I am guilty of being a complete airplane nerd. I remember one day around 1973, when my family
Queens and went on an amazing and terrifying (to my 6-year-old mind) journey to a faraway land
to me as "The Cousins in Boston." We arrived by car on the first trip that I remember. We
plane from Laguardia on later trips, but on this first trip, I can clearly picture the car-- a
new 1972 Oldsmobile Ninety-Eight piloted by my Uncle Hank. Even in a car that huge, I was
squished between my bitchy sister and my cousin who got carsick twice; us three kids stuffed
single "adult spot" behind the driver in the back seat.
Arriving in Boston, I met the other side of family for the first time. The Boston people lived in a different world from the Queens/Manhattan home I was used to. They had huge trees and deep ponds in their yard, woods that seemed to go on for a mile where my older cousin shot BB's out his bedroom window (this was 1973) and an elevated back deck that was higher than a 7-foot snow mound.
But it was my cousin Larry's bedroom that stood out the most. Flying high from the ceiling on fishing line, cruising above the yellow Telecaster and newest Yes "Yessongs" album, were amazing models of airplanes, all meticulously painted and decaled. There were barnstormers and Zeros, helicopters and Monocoupes, but the ones that stood out to me the most were the jet fighters.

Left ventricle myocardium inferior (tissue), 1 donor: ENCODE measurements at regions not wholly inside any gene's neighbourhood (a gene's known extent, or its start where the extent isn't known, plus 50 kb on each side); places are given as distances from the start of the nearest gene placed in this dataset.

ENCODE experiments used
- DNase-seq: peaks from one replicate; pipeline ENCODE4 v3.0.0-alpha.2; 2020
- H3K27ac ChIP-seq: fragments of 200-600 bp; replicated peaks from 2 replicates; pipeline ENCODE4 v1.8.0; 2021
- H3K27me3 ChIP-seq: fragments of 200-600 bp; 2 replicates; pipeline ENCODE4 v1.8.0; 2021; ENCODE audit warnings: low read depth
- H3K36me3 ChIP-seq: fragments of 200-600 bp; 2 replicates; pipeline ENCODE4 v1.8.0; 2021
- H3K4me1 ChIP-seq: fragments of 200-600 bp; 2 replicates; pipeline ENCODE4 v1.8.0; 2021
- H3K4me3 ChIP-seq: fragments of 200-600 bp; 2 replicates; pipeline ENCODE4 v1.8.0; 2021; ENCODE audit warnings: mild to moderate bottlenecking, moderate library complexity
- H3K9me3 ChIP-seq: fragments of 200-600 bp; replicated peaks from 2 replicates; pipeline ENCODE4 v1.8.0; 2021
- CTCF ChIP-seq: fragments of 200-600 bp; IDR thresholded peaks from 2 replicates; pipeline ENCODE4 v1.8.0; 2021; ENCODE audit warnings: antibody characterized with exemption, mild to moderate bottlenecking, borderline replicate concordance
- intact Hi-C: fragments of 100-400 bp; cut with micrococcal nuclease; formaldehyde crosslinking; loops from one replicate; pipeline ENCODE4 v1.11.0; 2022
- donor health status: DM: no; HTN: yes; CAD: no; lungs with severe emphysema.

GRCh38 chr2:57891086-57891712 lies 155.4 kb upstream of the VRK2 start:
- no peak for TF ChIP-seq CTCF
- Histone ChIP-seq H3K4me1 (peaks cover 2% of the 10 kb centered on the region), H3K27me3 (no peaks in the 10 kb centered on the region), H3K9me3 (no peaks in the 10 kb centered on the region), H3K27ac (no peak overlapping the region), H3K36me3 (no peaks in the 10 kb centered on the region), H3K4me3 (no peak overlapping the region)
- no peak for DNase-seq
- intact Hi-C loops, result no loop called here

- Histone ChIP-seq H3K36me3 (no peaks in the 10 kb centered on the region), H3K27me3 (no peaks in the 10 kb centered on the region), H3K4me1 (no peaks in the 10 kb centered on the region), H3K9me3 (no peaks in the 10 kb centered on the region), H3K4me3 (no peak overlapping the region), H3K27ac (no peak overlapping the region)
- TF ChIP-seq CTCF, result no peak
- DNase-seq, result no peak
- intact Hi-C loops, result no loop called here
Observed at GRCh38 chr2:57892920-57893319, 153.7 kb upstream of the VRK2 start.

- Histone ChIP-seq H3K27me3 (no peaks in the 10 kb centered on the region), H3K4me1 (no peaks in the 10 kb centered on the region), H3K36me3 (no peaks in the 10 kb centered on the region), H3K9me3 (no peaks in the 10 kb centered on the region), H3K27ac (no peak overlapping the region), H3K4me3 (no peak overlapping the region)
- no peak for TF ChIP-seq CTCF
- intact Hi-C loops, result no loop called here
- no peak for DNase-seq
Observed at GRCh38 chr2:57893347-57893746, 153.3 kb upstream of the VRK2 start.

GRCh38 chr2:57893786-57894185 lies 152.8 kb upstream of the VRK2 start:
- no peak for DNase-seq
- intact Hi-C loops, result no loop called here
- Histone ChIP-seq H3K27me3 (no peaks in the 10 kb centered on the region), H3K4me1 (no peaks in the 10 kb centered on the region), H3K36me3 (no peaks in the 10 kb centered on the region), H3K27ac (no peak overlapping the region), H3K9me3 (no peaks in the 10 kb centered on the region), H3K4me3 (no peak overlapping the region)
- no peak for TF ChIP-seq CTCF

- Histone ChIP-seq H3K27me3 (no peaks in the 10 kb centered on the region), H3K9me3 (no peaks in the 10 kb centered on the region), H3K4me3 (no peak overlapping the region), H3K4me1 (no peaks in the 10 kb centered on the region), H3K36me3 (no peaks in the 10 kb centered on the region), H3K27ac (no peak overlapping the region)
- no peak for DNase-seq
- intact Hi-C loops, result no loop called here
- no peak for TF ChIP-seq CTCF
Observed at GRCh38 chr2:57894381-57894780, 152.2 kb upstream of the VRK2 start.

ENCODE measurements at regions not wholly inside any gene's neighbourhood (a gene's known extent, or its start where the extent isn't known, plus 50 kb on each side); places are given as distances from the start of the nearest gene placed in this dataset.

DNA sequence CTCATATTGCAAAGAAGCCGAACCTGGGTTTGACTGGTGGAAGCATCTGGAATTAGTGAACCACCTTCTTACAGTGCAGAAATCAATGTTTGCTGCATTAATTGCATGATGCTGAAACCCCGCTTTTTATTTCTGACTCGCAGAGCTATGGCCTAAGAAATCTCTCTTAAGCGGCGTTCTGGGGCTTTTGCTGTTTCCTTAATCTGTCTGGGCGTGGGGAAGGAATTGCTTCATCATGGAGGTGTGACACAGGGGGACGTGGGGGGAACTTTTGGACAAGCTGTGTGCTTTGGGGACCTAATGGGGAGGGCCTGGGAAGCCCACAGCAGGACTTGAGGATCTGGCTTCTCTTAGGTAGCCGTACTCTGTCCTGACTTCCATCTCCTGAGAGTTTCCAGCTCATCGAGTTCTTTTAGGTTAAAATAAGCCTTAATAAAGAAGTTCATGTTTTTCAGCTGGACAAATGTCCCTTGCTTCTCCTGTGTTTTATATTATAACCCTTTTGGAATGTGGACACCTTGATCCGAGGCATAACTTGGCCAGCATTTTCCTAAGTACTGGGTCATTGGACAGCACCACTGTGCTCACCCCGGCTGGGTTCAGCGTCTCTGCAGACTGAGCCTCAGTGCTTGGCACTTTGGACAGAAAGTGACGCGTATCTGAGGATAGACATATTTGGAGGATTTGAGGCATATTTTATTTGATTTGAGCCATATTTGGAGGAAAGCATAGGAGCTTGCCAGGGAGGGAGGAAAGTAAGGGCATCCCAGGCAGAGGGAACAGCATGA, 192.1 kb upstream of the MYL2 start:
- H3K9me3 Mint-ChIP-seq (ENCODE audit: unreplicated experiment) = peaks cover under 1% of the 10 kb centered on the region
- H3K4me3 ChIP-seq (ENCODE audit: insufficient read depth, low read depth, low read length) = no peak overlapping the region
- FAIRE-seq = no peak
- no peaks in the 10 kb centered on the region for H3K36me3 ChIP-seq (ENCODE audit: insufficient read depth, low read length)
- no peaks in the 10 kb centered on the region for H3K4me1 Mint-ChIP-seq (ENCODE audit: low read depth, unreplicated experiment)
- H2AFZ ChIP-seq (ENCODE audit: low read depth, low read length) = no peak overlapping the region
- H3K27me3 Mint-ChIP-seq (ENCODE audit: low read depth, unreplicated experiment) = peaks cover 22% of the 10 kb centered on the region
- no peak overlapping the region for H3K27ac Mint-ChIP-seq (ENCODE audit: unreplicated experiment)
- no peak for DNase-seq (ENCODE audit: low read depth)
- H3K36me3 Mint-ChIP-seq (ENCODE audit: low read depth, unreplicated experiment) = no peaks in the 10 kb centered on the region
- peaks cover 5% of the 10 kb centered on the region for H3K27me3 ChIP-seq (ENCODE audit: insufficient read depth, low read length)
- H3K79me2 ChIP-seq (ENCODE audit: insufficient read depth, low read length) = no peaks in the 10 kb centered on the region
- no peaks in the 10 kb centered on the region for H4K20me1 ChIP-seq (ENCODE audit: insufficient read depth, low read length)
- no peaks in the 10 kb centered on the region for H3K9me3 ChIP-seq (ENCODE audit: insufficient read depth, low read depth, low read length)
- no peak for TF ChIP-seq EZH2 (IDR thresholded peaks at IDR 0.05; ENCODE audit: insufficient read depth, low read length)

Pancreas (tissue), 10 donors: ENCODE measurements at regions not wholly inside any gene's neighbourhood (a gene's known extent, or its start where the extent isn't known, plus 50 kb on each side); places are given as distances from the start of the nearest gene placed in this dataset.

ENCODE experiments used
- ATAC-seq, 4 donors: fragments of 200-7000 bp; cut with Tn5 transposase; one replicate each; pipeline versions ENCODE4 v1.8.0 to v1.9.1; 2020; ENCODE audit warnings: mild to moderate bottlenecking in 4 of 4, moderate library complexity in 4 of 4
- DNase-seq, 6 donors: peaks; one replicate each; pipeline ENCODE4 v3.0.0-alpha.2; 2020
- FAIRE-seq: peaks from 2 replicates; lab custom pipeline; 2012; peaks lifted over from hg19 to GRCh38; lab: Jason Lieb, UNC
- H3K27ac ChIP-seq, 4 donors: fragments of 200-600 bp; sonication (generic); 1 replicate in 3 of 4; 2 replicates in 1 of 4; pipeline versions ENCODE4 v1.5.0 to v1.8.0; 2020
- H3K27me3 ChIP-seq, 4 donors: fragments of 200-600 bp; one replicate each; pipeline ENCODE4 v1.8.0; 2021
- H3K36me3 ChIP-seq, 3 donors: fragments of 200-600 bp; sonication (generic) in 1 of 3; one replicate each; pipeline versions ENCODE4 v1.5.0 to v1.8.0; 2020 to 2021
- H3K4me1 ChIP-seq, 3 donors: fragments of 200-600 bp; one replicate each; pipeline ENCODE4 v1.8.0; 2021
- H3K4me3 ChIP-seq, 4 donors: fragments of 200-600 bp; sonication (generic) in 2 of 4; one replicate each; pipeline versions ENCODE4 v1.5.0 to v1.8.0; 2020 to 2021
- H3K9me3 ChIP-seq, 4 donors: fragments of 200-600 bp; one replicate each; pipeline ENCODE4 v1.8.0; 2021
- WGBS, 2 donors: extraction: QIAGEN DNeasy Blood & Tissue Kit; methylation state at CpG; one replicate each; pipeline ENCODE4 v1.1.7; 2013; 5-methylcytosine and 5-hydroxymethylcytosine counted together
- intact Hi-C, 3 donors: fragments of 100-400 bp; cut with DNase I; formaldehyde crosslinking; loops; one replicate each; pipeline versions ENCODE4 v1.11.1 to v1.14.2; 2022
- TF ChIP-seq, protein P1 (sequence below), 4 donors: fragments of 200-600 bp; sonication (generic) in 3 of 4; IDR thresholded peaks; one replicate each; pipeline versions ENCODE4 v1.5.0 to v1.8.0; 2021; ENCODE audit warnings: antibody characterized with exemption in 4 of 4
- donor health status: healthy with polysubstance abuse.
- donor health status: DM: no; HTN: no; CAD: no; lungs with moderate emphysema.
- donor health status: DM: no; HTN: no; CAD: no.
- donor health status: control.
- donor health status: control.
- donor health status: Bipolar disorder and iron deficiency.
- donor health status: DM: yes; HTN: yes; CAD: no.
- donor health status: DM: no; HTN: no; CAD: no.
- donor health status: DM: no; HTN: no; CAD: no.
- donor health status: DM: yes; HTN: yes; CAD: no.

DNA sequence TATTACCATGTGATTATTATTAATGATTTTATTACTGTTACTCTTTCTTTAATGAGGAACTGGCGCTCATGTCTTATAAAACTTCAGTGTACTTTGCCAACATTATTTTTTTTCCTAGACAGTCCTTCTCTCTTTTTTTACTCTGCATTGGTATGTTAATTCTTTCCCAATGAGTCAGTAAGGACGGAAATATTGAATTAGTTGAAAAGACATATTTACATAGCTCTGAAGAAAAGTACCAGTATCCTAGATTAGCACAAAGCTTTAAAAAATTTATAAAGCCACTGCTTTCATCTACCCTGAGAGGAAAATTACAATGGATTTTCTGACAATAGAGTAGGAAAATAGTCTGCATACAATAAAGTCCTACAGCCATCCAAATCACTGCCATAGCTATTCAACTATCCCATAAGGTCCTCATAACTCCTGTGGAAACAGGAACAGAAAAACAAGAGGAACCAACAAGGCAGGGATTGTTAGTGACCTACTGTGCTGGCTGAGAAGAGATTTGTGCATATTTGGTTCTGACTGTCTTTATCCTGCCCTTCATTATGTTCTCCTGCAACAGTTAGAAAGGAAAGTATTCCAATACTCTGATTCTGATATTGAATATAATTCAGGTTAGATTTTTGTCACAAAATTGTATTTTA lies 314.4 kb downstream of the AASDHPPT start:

Cousin Larry had probably ten different F-15's hung in perfect formation from the ceiling. The fishing line was invisible in his lava-lamp low light, and the shadows the model planes cast on the walls were surreal and huge. These were the planes of tomorrow, rocketships that flew through the air. The plastic models tauntingly hung just out of my young hands' reach.
The video below would have been as fascinating then as it is now, although now I have a much better understanding of what's going on in the cockpit. This was a really interesting find on my hunt through YouTube today, and I wanted to share the experience with you all: